How we work: Information about the topic of palm oil

What is palm oil?

Palm oil is a plant oil which is extracted from the fruits of oil palms. In addition, there is palm kernel oil which is obtained by pressing the pits of the fruits. Both oils are used today as a raw material in a vast number of products for daily use. These include food products (for example, margarines and cooking fats) as well as non-food products (for example, detergents and cleaning agents, cosmetics) and numerous technical applications (for example, lubricants, varnishes).

Why is palm oil the subject of criticism?

Worldwide, about 60 million tons of palm oil are consumed annually. Among other things, this is a consequence of the increasing global population (in Asian countries, palm oil is used as a local product for cooking, baking and frying) and the growing consumption of processed products. In addition, the reduction in petroleum-based raw materials, for example, in the bioenergy field, plays a role – even if this is of course desirable.

The growing worldwide demand leads to the large-scale clearing of tropical forests palm oil plantations – a threat to the biodiversity in countries which cultivate oil palms.

Can palm oil simply be avoided?

Palm oil and palm oil products fulfill very particular functions – in cosmetic production, palm-oil-based cosmetic raw ingredients, known as palm oil derivatives, are used as surfactants or emulsifiers, for example. Thus they cannot be omitted from cosmetic formulations without being replaced. They would have to be replaced by other oils and derivatives.

However, the possible alternatives in the cosmetic field have a much lower yield and consequently avoiding palm oils and switching to other oils would also result in ecological problems over a far greater area.

Thus there is the question of how the need for palm oil can be sustainably produced.

The WWF has created an infographic showing land usage of plant oils ((Link:

Sustainable palm oil

All efforts made for sustainable cultivation of oil palms must be pursued consistently. However, certified, segregated palm and palm kernel oil derivatives – due to the complex value chains – are currently not yet available on a sufficient scale.

For this reason, in the case of derivatives, the Mass Balance (RSPO MB module) method must generally still be used: In this method, palm oil from certified plantations in the value chain is mixed with conventional palm oil – with the aim of increasing the proportion of sustainable palm oil as quickly as possible. 

Kneipp is a member in the sustainable palm oil forum (FONAP). This forum works specifically to "significantly increase the proportion of segregated, certified palm oil and palm kernel oil or associated derivatives in the German, Austrian and Swiss market and to make 100% segregated, certified palm oil and palm kernel oil available for these markets as quickly as possible."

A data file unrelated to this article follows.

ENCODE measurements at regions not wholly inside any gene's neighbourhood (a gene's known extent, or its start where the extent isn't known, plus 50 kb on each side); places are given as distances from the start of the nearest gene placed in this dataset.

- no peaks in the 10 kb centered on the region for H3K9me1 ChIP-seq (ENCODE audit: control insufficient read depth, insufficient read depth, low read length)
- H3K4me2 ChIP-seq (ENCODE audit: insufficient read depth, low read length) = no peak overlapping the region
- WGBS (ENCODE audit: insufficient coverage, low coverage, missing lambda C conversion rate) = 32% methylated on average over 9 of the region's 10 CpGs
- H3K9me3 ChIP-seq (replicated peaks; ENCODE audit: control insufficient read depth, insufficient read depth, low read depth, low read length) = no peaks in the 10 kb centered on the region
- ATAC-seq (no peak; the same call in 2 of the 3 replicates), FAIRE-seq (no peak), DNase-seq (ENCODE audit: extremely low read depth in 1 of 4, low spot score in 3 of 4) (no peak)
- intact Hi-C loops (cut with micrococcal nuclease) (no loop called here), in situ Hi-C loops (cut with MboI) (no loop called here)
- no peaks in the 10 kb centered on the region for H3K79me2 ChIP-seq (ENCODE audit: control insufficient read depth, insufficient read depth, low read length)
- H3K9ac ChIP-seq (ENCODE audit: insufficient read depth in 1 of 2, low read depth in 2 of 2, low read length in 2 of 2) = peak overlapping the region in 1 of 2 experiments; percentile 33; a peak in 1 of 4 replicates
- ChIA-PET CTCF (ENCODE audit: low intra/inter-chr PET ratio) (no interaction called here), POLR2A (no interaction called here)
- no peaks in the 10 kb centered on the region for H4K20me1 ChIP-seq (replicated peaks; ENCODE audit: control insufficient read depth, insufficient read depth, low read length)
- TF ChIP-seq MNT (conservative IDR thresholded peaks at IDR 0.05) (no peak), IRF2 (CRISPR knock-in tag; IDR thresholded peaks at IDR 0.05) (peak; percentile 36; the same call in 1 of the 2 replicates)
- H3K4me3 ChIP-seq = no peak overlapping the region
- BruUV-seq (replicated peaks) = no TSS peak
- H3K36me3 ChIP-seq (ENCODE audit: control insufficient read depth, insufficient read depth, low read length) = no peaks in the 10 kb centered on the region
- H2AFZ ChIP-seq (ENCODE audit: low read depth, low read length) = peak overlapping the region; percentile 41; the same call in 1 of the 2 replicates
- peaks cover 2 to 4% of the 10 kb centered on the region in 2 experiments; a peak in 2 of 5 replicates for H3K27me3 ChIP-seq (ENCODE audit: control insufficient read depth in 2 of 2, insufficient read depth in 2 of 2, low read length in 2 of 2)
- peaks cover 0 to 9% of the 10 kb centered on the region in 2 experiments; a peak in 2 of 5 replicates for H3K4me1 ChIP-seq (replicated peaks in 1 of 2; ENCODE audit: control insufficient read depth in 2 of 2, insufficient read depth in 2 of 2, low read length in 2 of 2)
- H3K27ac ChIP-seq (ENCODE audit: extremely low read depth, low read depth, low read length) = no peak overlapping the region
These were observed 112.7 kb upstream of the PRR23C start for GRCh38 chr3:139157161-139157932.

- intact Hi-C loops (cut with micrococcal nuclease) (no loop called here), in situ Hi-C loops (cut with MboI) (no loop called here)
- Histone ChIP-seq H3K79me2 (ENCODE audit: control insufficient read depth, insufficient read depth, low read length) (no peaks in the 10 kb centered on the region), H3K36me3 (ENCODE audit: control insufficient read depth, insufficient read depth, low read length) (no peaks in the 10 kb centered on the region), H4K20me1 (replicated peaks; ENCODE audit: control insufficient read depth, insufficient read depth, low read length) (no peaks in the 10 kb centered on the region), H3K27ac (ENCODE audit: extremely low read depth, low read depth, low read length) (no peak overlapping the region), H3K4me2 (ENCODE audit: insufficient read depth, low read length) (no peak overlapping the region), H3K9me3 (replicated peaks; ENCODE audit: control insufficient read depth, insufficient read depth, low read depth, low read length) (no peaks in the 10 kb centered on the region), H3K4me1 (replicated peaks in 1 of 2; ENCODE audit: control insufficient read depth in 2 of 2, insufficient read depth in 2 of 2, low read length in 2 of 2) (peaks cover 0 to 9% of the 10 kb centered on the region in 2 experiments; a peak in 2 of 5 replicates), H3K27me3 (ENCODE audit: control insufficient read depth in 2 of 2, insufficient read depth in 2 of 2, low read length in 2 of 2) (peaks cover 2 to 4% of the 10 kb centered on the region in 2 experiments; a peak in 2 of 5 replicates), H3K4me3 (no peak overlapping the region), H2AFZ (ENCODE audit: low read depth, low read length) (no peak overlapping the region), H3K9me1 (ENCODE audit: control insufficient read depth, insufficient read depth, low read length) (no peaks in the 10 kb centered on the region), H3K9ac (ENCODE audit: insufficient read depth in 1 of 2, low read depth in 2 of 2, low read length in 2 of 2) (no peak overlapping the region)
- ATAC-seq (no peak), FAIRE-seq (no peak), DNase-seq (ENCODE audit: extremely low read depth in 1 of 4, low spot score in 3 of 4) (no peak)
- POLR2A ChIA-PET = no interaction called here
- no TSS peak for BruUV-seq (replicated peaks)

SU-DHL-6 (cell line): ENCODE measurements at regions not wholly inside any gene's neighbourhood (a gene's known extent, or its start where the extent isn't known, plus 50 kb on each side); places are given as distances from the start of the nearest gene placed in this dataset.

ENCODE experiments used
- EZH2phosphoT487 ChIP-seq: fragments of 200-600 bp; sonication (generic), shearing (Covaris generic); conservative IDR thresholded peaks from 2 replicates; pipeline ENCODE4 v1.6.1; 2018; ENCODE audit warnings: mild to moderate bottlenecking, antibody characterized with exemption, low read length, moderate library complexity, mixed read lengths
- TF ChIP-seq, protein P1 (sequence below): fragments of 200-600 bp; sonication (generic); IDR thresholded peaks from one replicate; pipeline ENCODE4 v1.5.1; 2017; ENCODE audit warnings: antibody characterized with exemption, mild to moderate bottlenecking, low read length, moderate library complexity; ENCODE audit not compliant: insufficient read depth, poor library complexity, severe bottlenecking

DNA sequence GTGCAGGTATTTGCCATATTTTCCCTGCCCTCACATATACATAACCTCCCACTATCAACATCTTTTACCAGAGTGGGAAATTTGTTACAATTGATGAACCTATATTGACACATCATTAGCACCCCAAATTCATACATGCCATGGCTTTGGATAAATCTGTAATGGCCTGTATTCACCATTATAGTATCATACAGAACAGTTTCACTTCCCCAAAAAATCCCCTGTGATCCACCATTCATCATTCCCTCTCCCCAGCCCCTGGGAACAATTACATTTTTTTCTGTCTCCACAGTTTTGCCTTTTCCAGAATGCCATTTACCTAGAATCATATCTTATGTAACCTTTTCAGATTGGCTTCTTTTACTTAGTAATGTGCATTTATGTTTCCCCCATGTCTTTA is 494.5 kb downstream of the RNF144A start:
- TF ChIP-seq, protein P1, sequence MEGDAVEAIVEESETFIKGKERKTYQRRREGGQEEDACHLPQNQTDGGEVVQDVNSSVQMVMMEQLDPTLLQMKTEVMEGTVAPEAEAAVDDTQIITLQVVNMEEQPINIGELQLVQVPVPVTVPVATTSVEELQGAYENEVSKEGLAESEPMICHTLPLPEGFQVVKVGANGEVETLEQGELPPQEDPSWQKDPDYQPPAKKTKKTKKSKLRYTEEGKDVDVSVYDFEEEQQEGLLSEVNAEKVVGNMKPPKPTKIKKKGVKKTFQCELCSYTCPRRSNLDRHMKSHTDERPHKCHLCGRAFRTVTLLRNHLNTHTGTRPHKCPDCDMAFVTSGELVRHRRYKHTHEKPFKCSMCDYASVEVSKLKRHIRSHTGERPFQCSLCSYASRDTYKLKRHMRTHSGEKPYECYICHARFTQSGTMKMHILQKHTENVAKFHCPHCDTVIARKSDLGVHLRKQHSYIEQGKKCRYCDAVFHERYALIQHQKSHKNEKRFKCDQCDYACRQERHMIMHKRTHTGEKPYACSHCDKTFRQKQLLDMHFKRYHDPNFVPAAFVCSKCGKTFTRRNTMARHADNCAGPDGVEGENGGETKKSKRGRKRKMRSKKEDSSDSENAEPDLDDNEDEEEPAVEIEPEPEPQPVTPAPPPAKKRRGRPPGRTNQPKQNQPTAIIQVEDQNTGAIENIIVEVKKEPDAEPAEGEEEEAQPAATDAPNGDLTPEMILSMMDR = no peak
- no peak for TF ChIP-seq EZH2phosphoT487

In addition, the forum and its members commit to the further development and improvement in the existing certification systems and the introduction of important additional ecological criteria. 

More information on Mass-Balance and FONAP.

What is in Kneipp products?

Kneipp does not use palm oil and palm kernel oil. However, we cannot in all cases avoid derivatives based on palm kernel oil: Surfactants or emulsifiers are essential in cosmetic production, for example.

For the above reasons, the switch from palm oil derivatives to derivatives of other plant oils would be useful in only a very small number of cases. However, we are very carefully examining - for each individual raw material - the extent to which avoiding palm-oil-based raw materials is possible and above all ecologically suitable.

Within the framework of the Kneipp FONAP membership, we have also committed to using at least 25 percent certified palm oil derivatives according to the Mass Balance model. We will continuously expand these proportions according to a graduated plan specified by FONAP so that by 2020, we are using all palm oil derivatives as Mass-Balance-certified goods. 

Until then, we will cover the remaining portion of palm oil derivatives through certificates which help support more sustainable cultivation of oil palms.   

And what exactly are palmitates?

Due to the similar-sounding names, palmitates are frequently confused with palm oil products. However, the term "palmitate" refers to salts and esters of palmitic acid. Palmitic acid in turn is a fatty acid which can be extracted from all plant oils. Thus from the name, it should not at all be concluded that palm oil or palm kernel oil was used as a raw material.

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